Monday would have been Nettie Cunningham's 80th birthday, but instead of throwing her an Elvis-themed party, her family is having to plan her funeral.
She died at Holland Lake and Nursing Rehab on Sunday of complications from COVID-19, according to her family. Cunningham tested positive for the coronavirus at the beginning of the month.
"She had regular conversations, she was very alert, you know, and had plenty of life left in her and then she got it (COVID-19)," said Carissa Manrique, Cunningham's granddaughter. "The first day or two wasn't too bad, and then by day three, it just went downhill, and she was barely conscious at the time."
She said her grandmother started to experience kidney issues, her blood pressure, and oxygen levels dropped and she was later hospitalized.
The family said once she was stable, Cunningham was released back to the nursing home but her health continued to decline.
So much so, they prepared to say their final goodbyes this past Saturday, but through a window.
"We were basically at a window and the nurse, he was great, his name is Mike and he had her phone, put it right here so she can hear. We literally sat out there for a long time but that's all we she got. She didn't get any family touch or love in her last moments at all," said Carla Smith, Cunningham's daughter.
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She said they requested to see her in person, but said it was denied because of the number of COVID-19 cases inside the facility.
But according to the leader of an advocacy group called Texas Caregiver for Compromise, recent state guidelines allow end-of-life visits.
"Knowing Saturday that they were nearing end of life, it sounds to me like this resident was probably entitled to some end of life visits from family members," said Mary Nichols, the creator of Texas Caregivers for Compromise.
She said according to Texas Health and Human Services, as of Oct. 19, nursing facilities are allowed to grant end-of-life visits, even with COVID-19.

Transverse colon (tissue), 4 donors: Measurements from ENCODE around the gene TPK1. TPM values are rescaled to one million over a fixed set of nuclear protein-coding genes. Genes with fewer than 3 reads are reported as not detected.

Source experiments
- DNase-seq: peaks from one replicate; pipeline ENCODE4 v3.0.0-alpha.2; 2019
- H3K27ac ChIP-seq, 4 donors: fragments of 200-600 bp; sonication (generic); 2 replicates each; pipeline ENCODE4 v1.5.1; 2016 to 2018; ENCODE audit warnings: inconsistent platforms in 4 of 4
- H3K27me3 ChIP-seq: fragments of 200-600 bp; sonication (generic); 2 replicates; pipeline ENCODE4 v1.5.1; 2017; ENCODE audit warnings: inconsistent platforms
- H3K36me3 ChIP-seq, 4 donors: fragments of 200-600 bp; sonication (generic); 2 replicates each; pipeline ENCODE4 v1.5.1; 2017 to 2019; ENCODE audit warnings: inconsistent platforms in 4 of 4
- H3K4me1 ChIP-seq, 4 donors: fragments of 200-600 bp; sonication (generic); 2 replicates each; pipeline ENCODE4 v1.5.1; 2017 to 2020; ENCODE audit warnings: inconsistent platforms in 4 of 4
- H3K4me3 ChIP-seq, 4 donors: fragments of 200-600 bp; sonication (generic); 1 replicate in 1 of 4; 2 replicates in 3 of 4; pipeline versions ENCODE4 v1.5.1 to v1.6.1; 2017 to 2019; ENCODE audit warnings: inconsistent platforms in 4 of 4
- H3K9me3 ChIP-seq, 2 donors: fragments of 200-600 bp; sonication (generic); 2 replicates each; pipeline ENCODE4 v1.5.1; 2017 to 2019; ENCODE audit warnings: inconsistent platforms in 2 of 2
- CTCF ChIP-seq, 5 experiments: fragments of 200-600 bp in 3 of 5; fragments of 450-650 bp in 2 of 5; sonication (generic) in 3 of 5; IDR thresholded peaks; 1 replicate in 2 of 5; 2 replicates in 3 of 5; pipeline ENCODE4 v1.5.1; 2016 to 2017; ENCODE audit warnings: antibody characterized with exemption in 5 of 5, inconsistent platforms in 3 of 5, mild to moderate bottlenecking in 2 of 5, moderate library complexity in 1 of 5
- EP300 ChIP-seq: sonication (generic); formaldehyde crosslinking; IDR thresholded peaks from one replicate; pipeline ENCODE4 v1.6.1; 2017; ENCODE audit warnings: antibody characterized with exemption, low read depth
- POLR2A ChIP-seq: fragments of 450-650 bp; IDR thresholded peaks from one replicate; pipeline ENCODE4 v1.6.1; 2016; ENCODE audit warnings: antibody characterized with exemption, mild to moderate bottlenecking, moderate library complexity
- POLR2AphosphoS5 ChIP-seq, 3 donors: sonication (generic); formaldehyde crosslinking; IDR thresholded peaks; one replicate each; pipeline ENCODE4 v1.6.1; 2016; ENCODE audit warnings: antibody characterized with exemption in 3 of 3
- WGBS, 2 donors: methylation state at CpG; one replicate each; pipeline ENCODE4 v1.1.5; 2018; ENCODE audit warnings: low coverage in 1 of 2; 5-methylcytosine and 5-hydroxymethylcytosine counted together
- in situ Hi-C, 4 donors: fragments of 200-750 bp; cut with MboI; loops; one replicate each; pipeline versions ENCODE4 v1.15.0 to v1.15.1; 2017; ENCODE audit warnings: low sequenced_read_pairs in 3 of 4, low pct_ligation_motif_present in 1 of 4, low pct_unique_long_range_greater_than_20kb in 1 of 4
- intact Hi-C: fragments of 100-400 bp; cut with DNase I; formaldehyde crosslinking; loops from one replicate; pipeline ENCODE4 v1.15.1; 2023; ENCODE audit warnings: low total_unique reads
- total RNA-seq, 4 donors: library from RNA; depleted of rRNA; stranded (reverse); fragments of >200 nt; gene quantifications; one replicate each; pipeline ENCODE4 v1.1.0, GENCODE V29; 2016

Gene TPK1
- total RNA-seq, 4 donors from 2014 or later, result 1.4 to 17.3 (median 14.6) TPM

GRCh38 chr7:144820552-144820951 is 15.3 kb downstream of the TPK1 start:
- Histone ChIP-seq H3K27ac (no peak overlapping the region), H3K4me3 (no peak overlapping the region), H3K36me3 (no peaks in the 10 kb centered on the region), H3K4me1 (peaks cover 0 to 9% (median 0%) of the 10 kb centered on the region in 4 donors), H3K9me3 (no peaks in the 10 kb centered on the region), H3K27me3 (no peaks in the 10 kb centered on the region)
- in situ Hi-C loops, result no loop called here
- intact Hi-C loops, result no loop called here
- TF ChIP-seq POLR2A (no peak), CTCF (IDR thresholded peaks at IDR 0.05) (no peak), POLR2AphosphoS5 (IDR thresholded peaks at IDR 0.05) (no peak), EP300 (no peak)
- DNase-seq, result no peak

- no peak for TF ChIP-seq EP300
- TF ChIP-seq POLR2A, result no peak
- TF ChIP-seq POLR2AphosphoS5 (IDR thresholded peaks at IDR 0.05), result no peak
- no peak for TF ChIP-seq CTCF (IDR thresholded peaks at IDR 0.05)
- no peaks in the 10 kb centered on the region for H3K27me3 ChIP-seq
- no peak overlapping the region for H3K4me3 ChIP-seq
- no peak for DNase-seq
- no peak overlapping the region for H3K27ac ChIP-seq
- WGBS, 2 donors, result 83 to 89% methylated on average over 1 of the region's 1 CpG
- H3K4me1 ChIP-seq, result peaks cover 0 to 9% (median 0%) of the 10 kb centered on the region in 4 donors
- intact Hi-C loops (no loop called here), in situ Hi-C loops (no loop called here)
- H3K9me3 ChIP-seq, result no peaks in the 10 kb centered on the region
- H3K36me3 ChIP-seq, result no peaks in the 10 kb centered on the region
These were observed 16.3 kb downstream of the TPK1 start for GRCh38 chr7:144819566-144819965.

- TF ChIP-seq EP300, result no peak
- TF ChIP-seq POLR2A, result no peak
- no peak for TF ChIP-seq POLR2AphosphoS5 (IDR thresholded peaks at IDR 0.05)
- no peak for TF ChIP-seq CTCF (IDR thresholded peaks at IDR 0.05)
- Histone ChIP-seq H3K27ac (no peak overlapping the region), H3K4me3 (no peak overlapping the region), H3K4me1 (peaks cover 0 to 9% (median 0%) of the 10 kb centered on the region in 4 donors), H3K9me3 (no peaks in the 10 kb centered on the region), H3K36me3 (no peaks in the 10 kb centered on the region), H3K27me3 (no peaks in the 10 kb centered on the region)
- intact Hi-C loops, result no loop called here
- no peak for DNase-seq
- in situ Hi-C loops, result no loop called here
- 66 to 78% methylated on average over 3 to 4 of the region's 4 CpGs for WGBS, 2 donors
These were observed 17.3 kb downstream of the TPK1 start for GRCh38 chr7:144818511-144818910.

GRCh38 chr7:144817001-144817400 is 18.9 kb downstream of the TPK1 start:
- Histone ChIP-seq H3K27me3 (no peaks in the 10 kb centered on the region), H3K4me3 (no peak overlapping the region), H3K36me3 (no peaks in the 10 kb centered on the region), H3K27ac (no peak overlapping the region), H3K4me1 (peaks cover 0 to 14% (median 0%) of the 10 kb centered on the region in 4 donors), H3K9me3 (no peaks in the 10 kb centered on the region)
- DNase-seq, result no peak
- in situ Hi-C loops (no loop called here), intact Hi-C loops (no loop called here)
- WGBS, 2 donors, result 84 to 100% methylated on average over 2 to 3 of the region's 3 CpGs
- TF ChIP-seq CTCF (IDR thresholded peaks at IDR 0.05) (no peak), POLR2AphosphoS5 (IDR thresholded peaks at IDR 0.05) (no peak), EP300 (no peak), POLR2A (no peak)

"This is what we would call a compassionate care visit. This person had COVID-19, was declining rapidly, and they were entitled to a compassionate-care visit or an end-of-life visit. With these end-of-life visits, there's no limit to them, there's no limit to the length of time that's kind of up to the facility, but they (families) are entitled to them. And it doesn't matter whether that resident has COVID-19 or not, even a COVID-19 resident is entitled to an end-of-life visit with their family members," said Nichols.
The rules for visitations have changed over the last seven months as advocates, like Nichols, have pushed to get essential caregivers access inside nursing homes and long-term care facilities.
In September, the state relaxed restrictions and allowed essential caregivers, such as a family member, friend or someone else who helps take care of the individual permission to go in.
The state said under the new rules, residents can designate up to two essential family caregivers to go inside a facility for a scheduled visit. They must complete training about personal protective equipment and safety guidelines before entering. They also have to test negative for COVID-19 within 14 days of the scheduled visit.
Nichols said she believes thousands of people don't know about these changes along with end-of-life visits.
"I'm guessing a lot of people don't know all this, the rules are are complex, and they have changed frequently over the last several months, and Texas Health and Human Services has made every effort, in my opinion, to educate facilities," Nichols said. "I have seen the education efforts I've seen the countless webinars. I've seen their provider rules. I've seen the provider letters that have gone out. I feel like they're (HHS) making every effort to educate facilities, but I do feel like there are some facilities that still are either unaware of the rules or they're struggling to understand the rules."
NBC 5 reached out to Holland Lake and Nursing Rehab for a statement, but the facility declined to comment.
Texas Health and Human Services has a program called the Office of Long Term Care Ombudsman that assists with residents rights. If a family is in a similar situation, call 1-800-252-2412 or click here for more information.